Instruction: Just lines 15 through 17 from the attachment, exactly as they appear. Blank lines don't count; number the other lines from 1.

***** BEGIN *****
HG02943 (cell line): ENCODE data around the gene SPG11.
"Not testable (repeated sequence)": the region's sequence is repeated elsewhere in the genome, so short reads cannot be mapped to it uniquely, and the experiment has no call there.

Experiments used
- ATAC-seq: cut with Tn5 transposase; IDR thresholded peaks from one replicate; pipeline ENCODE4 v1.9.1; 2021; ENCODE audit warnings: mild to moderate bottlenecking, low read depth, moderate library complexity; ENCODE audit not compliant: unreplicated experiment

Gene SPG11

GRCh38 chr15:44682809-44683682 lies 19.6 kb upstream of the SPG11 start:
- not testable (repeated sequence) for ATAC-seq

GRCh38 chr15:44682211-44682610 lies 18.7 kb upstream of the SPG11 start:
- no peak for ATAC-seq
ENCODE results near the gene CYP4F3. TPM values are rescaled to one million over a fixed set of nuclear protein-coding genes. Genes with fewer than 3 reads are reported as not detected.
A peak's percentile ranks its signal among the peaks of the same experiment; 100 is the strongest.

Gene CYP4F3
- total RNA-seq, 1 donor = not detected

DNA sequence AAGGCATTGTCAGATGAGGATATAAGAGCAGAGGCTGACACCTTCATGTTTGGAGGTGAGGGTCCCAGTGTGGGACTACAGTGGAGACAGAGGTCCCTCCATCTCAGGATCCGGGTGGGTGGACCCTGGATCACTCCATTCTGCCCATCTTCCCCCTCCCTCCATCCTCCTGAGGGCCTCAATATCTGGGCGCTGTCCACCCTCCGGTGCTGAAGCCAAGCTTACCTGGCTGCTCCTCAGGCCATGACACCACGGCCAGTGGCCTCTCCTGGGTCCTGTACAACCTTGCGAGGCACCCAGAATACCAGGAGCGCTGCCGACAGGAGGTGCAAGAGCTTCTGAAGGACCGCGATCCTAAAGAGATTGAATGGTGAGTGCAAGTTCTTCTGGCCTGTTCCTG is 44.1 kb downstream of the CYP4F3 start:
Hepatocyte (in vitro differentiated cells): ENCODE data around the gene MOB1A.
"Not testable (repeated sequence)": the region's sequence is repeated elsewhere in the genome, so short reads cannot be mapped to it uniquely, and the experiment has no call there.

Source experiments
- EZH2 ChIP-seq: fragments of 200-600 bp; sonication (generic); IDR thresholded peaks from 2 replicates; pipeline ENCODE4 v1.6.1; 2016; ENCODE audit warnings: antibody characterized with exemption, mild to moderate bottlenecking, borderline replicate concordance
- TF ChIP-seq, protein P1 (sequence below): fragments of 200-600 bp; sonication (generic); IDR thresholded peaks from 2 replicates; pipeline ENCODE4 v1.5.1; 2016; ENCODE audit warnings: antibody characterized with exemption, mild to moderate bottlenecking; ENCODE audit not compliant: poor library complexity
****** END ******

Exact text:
Hepatocyte (in vitro differentiated cells): ENCODE data around the gene MOB1A.
"Not testable (repeated sequence)": the region's sequence is repeated elsewhere in the genome, so short reads cannot be mapped to it uniquely, and the experiment has no call there.

Source experiments